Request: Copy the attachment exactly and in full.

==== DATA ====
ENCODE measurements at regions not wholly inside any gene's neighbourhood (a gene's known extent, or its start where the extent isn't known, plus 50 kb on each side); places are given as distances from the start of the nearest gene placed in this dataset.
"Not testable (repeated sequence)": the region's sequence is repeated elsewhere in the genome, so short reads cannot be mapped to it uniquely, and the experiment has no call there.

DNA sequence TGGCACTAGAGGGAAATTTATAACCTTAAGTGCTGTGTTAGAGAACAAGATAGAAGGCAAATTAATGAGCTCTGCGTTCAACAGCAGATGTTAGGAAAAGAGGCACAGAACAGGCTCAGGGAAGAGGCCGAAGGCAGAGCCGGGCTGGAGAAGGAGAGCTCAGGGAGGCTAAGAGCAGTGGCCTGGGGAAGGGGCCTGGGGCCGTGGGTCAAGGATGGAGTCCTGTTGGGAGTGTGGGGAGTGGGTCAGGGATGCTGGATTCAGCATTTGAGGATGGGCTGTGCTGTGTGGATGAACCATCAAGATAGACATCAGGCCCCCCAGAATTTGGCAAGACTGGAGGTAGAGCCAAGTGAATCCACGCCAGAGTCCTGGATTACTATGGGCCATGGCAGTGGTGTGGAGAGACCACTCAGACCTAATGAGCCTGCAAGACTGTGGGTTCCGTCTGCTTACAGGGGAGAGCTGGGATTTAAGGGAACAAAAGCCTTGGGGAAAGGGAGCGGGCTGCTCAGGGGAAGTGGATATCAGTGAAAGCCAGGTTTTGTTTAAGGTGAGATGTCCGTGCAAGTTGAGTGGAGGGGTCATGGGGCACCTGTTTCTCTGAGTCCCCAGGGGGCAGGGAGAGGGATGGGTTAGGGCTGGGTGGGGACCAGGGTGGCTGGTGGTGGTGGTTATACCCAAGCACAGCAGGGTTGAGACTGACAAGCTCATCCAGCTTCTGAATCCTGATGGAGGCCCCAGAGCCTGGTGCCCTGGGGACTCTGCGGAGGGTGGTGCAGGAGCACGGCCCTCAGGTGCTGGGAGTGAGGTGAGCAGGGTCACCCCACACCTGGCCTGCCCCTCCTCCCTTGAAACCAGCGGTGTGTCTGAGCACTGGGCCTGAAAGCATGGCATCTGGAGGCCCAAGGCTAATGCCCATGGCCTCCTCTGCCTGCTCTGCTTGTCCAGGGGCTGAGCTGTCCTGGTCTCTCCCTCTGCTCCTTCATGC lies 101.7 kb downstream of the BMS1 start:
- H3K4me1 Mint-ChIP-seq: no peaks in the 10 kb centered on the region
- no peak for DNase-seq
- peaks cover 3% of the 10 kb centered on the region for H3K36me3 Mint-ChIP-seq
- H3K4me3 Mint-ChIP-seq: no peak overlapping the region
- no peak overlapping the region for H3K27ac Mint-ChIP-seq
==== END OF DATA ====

ENCODE measurements at regions not wholly inside any gene's neighbourhood (a gene's known extent, or its start where the extent isn't known, plus 50 kb on each side); places are given as distances from the start of the nearest gene placed in this dataset.
"Not testable (repeated sequence)": the region's sequence is repeated elsewhere in the genome, so short reads cannot be mapped to it uniquely, and the experiment has no call there.

DNA sequence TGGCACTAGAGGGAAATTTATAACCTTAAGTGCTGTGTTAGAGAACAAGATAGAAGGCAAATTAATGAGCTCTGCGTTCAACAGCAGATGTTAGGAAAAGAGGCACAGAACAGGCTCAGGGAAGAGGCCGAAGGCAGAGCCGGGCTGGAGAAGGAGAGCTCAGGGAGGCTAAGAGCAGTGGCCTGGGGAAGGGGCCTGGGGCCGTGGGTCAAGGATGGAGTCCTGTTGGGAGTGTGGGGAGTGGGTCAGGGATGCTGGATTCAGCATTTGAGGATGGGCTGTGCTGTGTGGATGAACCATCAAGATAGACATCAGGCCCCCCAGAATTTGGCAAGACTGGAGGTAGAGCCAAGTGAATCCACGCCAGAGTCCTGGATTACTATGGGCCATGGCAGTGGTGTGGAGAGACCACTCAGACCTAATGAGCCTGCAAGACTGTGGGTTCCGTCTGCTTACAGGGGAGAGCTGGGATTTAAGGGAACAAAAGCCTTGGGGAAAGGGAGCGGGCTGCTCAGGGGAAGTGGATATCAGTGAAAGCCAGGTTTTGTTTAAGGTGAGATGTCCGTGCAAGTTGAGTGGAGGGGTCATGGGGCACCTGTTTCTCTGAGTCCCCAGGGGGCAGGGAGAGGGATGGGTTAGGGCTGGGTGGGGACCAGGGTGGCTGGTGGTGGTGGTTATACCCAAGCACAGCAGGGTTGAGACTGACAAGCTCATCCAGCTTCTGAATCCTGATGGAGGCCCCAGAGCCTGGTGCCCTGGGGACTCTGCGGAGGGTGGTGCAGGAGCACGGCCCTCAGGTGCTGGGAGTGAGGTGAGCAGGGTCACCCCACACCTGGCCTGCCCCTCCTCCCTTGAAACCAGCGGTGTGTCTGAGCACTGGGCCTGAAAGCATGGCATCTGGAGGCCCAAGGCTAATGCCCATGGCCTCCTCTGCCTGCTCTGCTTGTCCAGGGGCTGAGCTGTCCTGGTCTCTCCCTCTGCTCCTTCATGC lies 101.7 kb downstream of the BMS1 start:
- H3K4me1 Mint-ChIP-seq: no peaks in the 10 kb centered on the region
- no peak for DNase-seq
- peaks cover 3% of the 10 kb centered on the region for H3K36me3 Mint-ChIP-seq
- H3K4me3 Mint-ChIP-seq: no peak overlapping the region
- no peak overlapping the region for H3K27ac Mint-ChIP-seq